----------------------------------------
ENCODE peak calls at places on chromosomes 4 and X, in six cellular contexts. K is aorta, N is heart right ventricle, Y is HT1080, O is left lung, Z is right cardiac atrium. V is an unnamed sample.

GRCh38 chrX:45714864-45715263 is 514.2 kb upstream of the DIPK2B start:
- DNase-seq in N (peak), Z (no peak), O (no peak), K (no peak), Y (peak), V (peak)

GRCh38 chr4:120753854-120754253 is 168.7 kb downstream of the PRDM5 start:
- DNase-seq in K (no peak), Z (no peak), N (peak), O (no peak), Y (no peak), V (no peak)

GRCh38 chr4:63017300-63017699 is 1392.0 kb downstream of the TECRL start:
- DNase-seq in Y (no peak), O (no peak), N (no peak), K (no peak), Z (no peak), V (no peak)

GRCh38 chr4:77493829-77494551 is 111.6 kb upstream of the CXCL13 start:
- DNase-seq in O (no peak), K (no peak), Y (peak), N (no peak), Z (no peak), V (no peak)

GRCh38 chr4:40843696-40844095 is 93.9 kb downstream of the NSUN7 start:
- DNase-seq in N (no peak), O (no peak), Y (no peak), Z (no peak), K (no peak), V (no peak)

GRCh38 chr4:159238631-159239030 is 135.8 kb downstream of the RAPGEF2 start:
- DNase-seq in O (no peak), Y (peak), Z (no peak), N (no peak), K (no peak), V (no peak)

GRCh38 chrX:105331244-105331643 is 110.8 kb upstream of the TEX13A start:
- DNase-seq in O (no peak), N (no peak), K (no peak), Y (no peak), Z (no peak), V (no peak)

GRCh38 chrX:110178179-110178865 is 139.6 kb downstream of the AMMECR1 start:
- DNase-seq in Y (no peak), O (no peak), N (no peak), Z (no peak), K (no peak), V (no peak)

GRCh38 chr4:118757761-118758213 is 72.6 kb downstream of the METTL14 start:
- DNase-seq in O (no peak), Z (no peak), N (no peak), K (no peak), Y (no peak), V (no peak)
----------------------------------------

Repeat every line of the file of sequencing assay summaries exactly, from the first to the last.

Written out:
ENCODE peak calls at places on chromosomes 4 and X, in six cellular contexts. K is aorta, N is heart right ventricle, Y is HT1080, O is left lung, Z is right cardiac atrium. V is an unnamed sample.

GRCh38 chrX:45714864-45715263 is 514.2 kb upstream of the DIPK2B start:
- DNase-seq in N (peak), Z (no peak), O (no peak), K (no peak), Y (peak), V (peak)

GRCh38 chr4:120753854-120754253 is 168.7 kb downstream of the PRDM5 start:
- DNase-seq in K (no peak), Z (no peak), N (peak), O (no peak), Y (no peak), V (no peak)

GRCh38 chr4:63017300-63017699 is 1392.0 kb downstream of the TECRL start:
- DNase-seq in Y (no peak), O (no peak), N (no peak), K (no peak), Z (no peak), V (no peak)

GRCh38 chr4:77493829-77494551 is 111.6 kb upstream of the CXCL13 start:
- DNase-seq in O (no peak), K (no peak), Y (peak), N (no peak), Z (no peak), V (no peak)

GRCh38 chr4:40843696-40844095 is 93.9 kb downstream of the NSUN7 start:
- DNase-seq in N (no peak), O (no peak), Y (no peak), Z (no peak), K (no peak), V (no peak)

GRCh38 chr4:159238631-159239030 is 135.8 kb downstream of the RAPGEF2 start:
- DNase-seq in O (no peak), Y (peak), Z (no peak), N (no peak), K (no peak), V (no peak)

GRCh38 chrX:105331244-105331643 is 110.8 kb upstream of the TEX13A start:
- DNase-seq in O (no peak), N (no peak), K (no peak), Y (no peak), Z (no peak), V (no peak)

GRCh38 chrX:110178179-110178865 is 139.6 kb downstream of the AMMECR1 start:
- DNase-seq in Y (no peak), O (no peak), N (no peak), Z (no peak), K (no peak), V (no peak)

GRCh38 chr4:118757761-118758213 is 72.6 kb downstream of the METTL14 start:
- DNase-seq in O (no peak), Z (no peak), N (no peak), K (no peak), Y (no peak), V (no peak)